What happened?
Medley Capital
(PFX 0.22%) may take the honors for posting one of the worst quarterly performances in the entire BDC industry. The company earned net investment income (operating income) of $0.28 per share but reported net income of -$0.70 for the fourth quarter.

Medley's weakness is primarily related to a growing number of credit problems in the portfolio. Notably, the company's net asset value fell $0.99, from $11.00 to $10.01 per share this quarter.

Does it matter?

I've written about some of the problem credits in Medley's portfolio in the past, noting that typically a company that gets marked down will be again in future quarters. That's exactly what's happening at Medley Capital.

All but one of the problem credits identified in calendar Q3 were written down again in calendar Q4. The only investment that wasn't written down was Calloway Laboratories, which couldn't possibly fall in value because it was already marked to zero.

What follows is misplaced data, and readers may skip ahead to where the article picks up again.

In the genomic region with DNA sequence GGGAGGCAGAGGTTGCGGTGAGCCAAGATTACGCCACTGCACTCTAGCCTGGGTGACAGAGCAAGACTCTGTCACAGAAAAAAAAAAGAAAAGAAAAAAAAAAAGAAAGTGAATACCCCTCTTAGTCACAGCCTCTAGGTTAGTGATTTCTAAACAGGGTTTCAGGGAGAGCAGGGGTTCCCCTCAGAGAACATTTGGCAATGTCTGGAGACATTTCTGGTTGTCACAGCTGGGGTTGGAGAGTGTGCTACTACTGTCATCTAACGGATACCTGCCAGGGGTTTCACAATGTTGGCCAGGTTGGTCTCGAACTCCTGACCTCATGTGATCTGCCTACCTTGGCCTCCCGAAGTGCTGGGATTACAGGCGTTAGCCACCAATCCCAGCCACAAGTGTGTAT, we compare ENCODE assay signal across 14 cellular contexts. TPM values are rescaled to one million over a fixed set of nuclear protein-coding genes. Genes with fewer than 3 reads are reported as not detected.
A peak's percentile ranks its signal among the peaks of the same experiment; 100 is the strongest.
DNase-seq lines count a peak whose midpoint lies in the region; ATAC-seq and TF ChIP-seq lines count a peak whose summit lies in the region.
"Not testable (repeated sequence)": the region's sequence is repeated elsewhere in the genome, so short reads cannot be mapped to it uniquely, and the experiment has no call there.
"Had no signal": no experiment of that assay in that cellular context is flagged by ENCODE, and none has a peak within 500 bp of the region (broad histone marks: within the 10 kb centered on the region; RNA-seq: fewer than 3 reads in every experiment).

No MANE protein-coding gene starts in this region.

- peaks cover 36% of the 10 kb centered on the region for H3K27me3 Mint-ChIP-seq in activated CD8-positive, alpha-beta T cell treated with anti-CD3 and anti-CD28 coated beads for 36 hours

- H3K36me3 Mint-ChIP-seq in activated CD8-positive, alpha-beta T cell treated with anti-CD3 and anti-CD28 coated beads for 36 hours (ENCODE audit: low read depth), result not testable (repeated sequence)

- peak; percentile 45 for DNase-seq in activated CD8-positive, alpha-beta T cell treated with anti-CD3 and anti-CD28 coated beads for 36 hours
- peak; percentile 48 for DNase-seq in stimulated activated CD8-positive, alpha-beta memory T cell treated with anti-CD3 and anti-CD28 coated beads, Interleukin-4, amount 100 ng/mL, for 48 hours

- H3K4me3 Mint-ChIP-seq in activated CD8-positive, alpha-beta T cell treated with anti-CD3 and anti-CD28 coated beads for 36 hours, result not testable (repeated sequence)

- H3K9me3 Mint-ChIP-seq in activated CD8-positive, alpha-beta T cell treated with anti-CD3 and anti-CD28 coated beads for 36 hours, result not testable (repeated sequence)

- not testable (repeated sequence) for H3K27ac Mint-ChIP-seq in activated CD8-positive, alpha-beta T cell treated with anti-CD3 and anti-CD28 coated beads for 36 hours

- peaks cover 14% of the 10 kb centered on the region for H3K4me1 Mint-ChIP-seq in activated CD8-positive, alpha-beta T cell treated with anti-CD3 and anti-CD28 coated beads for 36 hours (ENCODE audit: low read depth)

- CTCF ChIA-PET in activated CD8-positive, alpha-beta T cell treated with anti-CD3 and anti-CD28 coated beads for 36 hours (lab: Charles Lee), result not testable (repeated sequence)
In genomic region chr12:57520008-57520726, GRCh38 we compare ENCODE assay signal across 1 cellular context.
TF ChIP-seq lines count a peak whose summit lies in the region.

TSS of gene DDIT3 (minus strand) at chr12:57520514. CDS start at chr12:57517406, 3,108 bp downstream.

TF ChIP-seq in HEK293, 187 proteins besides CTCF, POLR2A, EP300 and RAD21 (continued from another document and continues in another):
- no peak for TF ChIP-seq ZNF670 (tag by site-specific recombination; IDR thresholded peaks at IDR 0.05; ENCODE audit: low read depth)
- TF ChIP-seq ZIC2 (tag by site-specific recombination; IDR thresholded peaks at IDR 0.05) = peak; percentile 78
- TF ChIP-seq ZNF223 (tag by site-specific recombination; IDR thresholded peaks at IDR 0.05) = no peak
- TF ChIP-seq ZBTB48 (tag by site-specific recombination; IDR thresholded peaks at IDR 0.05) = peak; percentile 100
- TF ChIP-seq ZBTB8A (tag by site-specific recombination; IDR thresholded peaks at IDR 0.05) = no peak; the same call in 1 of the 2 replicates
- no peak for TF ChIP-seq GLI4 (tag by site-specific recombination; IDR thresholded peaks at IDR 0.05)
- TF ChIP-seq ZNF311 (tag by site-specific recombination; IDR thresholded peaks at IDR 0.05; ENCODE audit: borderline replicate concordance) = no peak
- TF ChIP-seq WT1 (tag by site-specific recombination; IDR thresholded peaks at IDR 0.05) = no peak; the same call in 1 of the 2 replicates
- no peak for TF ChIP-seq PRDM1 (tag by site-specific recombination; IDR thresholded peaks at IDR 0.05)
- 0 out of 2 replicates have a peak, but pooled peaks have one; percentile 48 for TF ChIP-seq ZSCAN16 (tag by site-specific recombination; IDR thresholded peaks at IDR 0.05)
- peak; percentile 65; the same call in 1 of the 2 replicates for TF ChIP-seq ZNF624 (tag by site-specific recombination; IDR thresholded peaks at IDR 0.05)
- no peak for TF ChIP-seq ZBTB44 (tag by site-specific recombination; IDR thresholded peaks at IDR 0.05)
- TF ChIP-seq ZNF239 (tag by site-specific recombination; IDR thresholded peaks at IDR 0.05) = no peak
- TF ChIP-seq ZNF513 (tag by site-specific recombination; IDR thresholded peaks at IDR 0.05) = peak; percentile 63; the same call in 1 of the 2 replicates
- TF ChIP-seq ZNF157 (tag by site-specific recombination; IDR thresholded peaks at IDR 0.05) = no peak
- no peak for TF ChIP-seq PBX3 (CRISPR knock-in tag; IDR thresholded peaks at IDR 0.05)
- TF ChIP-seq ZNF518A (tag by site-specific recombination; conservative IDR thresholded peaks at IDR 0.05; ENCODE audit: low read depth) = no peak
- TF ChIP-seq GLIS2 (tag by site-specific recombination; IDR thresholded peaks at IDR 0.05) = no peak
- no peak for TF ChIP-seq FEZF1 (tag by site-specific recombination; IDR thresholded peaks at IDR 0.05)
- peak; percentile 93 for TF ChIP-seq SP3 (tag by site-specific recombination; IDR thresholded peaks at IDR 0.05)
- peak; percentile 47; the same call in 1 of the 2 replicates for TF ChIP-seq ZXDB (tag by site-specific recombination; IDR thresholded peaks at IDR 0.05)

The table below shows how fair values changed on its previously identified problem credits.

If there is any consolation, it's that this quarter may have been a "kitchen sink" quarter, in which Medley was particularly conservative in marking the book and identifying problems, resulting in unrealized capital losses that may be later reversed. Medley Capital revised its fee agreement, which takes effect on Jan. 1. The company has an economic incentive to sink this quarter so as to flush out the marks before capital losses begin to affect the income earned by the external manager, Medley Management (MDLY).

An analyst did ask, somewhat indirectly, on the company's conference call if this was what happened this quarter. They say no. But incentives being what they are, it pays to approach any BDC with some cynicism. After all, we're talking about highly illiquid investments held in "black box" investment vehicles.

Alas, the market is giving Medley plenty of breathing room. With the stock trading at $5.70 at the time of writing, Medley Capital trades at a steep 43% discount to book value. The market is underwriting the stock such that Medley's underwriting can prove to be much worse.